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By: Jim Barber

On May 8th the world commemorated the 75th anniversary of the surrender of all armed forces of Nazi Germany, bringing to an end the fighting in the European Theatre. But for American GIs who had fought from the beaches of Normandy to Berlin’s doorstep, the celebrating was muted by the prospect that they would soon be transferred to the Pacific theatre. It was a very real fear, for the Japanese were tenaciously defending every inch of their shrinking perimeter. They closely followed news of the savage battle for Okinawa, which raged from April 1st to June 21st – a month and a half after the German surrender.
Yet to come was the Invasion of the Japanese homeland which, it was estimated, would cost 1 million Allied casualties – the toll in Japanese civilian lives would be multiples of that figure.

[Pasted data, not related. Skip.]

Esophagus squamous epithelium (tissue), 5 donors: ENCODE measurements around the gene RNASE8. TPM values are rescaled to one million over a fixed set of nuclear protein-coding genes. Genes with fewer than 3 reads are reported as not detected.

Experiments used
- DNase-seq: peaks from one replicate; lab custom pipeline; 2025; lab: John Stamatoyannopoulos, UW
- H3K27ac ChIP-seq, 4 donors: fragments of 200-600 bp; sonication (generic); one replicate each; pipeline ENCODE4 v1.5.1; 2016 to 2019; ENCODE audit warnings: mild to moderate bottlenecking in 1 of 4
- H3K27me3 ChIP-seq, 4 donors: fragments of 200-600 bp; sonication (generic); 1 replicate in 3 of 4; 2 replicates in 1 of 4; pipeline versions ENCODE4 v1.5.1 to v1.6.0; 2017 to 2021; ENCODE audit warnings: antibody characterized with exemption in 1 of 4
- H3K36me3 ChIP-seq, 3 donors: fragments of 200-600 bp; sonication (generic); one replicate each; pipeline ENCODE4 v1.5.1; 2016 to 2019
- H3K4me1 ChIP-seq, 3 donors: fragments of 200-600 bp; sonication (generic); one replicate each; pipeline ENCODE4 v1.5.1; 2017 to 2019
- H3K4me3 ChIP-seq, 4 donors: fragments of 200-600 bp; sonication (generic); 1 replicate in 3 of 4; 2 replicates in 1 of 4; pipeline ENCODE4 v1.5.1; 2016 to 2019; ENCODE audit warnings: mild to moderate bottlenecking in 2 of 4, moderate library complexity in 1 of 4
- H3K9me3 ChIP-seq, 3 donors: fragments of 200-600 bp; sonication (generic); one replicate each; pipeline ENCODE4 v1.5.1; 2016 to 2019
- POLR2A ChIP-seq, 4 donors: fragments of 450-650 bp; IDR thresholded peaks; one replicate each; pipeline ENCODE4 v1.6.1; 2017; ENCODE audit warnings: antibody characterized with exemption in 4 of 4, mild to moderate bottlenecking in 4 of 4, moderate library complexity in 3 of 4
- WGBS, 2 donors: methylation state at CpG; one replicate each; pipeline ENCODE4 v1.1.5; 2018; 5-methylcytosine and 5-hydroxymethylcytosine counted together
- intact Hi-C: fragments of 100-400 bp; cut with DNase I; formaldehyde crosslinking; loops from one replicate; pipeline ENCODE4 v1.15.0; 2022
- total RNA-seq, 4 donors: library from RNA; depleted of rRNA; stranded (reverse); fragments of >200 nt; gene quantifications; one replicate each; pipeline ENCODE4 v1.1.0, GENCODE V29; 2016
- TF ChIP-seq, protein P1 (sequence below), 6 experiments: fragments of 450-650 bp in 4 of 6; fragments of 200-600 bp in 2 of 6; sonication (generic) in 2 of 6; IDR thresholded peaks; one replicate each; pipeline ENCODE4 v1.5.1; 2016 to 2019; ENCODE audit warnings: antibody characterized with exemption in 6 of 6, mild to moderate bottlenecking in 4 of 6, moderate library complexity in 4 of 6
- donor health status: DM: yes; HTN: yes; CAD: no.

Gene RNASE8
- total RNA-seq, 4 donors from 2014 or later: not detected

The expected shift to the Pacific theatre was unnerving in another way – the Japanese soldier, sailor or airman was a totally different opponent from the German. Following orders, they fought to the death, refusing to surrender in even the most hopeless situations. Fighting across the Pacific, from Australia to Okinawa, produced very few Japanese prisoners. They were fanatical and feared bringing disgrace to their family.
On the home front, the still defiant military leaders were training civilians – old men, women and children to resist battle hardened Allied troops with sticks and stones. It would take the dawning of the Nuclear Age, with the dropping of the only 2 nuclear weapons to ever be employed in combat, to end the deadliest, most savage, war in human history. Some depict that action as a “war crime”. In fact, it was the most humanitarian act of the war.

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